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If Kyle Schwarber's back, the rest of the National League will have another reason to worry about the second-half Cubs

If Kyle Schwarber's back, the rest of the National League will have another reason to worry about the second-half Cubs

Kyle Schwarber’s proper introduction to the Cubs-Sox rivalry came in the summer of 2015 when a fan on the South Side threw a half-empty “tall boy” at him in left field. A little more than a year removed from college, Schwarber didn’t understand why someone wouldn’t finish all the beer first.  

David Ross chimed in, raising his voice loud enough so Schwarber and a group of reporters could hear him inside the visiting clubhouse: “You should have shotgunned it and then went over there and found him.

“I tell you what: I’d hate to try to wrap up Kyle Schwarber. I guarantee you that whoever threw that beer doesn’t want (any) part of Kyle Schwarber. I promise you that one.”

That was the rookie orientation before Schwarber: blasted five playoff home runs that October; suffered a devastating knee injury that almost wiped out his entire 2016 season; made a dramatic return to the World Series; and experienced newfound fame and fortune that would change his life forever.

Mess with Schwarber? That aura of invincibility is gone after his detour to Triple-A Iowa before the All-Star break. But the first-place Cubs will take Thursday night’s 6-3 win over the White Sox as another sign that he is almost back, yet another reason why the defending champs look ready to continue this second-half surge. 

“I told him that if he had a couple more push-ups in there, he would have had three homers tonight, but we’ll take a triple,” winning pitcher Jon Lester said afterward. “Schwarber’s been swinging the bat great since he’s been back.”

No doubt, the Cubs caught the sell-mode White Sox at the right time during the final days leading up to the July 31 trade deadline. Even in going 3-for-4 and blasting his 16th and 17th home runs – which traveled 814 feet combined at Guaranteed Rate Field – Schwarber is still only hitting .191 with 90 strikeouts in 79 games this season.     

But the Cubs have always given Schwarber the benefit of the doubt and will point to his big personality and encouraging numbers since his Triple-A reset ended on July 6, getting on base almost 37 percent of the time and hitting safely in 10 of 13 games with five homers, three doubles and that triple.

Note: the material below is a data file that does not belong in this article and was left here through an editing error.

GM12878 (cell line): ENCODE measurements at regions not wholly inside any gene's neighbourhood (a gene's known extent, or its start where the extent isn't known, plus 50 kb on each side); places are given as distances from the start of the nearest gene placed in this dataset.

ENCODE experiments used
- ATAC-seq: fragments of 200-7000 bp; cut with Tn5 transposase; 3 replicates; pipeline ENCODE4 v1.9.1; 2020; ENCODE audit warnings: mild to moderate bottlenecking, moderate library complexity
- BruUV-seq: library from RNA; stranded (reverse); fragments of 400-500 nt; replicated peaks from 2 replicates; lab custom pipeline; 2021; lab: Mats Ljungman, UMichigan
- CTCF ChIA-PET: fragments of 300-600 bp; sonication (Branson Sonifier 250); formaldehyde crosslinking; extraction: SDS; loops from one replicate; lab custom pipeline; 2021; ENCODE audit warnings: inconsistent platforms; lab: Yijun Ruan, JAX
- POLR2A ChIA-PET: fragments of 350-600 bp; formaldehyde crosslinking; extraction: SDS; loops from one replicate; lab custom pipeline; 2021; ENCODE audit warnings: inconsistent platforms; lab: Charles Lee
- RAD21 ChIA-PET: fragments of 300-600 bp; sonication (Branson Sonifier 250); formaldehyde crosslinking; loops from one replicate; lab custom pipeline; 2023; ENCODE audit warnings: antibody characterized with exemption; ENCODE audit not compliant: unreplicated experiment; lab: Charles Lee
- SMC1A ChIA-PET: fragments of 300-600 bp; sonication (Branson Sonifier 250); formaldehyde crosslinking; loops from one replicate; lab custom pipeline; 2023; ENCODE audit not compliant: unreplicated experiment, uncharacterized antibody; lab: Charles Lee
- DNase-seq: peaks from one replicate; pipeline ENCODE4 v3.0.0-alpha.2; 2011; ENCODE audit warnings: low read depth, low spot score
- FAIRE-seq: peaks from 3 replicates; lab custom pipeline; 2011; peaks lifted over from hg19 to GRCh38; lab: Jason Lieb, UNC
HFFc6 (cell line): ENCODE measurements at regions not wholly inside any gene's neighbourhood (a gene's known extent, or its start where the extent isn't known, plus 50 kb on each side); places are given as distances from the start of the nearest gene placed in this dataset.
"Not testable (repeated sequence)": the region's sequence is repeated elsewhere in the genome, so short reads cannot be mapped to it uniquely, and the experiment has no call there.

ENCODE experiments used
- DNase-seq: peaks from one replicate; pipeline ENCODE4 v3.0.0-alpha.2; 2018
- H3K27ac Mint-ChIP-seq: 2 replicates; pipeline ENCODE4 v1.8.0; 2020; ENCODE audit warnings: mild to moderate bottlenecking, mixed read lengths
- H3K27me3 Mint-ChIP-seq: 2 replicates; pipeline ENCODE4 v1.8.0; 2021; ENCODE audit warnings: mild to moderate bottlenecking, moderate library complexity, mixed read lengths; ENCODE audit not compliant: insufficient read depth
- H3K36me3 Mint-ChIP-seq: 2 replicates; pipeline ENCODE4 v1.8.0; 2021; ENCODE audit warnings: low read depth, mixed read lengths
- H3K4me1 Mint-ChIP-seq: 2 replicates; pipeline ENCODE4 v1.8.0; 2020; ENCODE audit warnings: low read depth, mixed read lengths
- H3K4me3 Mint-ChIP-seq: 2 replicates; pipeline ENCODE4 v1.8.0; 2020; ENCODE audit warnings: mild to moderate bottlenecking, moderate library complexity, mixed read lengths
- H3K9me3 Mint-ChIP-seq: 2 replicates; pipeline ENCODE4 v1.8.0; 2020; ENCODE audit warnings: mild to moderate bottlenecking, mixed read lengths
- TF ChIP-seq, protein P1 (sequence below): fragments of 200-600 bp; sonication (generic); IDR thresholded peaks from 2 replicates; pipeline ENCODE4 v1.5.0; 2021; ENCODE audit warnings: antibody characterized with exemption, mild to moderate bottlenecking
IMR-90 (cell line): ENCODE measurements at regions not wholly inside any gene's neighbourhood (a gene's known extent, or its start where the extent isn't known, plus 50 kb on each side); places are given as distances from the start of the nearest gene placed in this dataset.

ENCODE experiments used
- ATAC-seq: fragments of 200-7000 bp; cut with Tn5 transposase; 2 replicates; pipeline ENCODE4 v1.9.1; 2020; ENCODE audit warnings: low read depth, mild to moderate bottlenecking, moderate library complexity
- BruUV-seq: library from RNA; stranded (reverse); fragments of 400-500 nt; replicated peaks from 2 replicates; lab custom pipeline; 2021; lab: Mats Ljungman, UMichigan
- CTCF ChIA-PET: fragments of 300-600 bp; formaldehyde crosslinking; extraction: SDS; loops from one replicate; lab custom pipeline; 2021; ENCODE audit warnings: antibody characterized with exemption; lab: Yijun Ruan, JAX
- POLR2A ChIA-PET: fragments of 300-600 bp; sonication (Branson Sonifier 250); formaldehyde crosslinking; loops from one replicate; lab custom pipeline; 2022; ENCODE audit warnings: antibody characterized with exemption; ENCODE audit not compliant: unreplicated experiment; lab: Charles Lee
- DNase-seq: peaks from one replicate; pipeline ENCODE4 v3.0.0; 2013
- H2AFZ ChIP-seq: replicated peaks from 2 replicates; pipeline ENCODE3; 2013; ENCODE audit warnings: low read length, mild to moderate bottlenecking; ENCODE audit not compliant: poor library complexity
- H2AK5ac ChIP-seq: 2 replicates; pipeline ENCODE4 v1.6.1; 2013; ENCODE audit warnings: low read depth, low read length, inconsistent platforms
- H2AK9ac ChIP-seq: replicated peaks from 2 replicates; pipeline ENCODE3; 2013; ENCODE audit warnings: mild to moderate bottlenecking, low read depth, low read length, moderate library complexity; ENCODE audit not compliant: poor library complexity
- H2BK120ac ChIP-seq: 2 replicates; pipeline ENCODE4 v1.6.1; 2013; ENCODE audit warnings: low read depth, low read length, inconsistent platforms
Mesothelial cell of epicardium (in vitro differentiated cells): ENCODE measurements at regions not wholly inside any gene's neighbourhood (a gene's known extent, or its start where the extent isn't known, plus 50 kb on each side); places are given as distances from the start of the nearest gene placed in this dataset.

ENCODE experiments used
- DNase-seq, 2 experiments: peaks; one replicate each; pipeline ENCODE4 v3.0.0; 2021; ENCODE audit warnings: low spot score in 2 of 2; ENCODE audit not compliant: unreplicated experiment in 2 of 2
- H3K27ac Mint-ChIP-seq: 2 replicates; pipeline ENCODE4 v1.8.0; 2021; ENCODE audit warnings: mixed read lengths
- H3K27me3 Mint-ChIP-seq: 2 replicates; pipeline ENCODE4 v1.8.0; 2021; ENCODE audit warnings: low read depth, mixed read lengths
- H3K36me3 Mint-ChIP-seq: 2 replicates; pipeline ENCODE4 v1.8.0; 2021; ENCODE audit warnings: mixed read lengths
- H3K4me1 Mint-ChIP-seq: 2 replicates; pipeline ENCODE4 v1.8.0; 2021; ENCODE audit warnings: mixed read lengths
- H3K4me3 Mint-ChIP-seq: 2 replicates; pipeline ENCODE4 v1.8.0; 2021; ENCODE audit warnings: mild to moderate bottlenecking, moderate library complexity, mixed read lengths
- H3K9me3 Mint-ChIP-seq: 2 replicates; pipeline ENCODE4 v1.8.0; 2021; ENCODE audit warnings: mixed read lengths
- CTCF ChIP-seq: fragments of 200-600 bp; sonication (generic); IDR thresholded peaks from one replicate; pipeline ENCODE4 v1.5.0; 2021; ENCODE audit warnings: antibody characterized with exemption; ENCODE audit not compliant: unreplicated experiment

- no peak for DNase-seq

“Retrospectively, we should not have expected that much,” manager Joe Maddon admitted. “I’m guilty of that kind of a narrative or a dialogue also, because I was really eager to watch him play a full season of Major League Baseball.

“But the guy missed the whole season and did really well in a small window of time at the end of the year. So maybe my expectations exceeded what they should have been.

“I do believe he is that good. I do believe you’re going to come back and see him play at the level we anticipated. But he might have just needed more time. And we just didn’t recognize that.

“I might have been as guilty as anybody regarding the promotion of that. But I believe in him fully. I know it’s going to happen. There’s been some really good major-league hitters that have gone through the same thing.” 

At this point, the Cubs (54-47) would love to see what kind of wrecking ball Schwarber could be for a half-season. To his credit, Schwarber has been the same throughout all the ups and downs, someone who looks and sounds like a guy you would drink tall boys with.

“I just want to worry about putting the barrel on the ball,” Schwarber said. “I’m just trying to stay within myself, be short (with my swing) and it’s paying off.”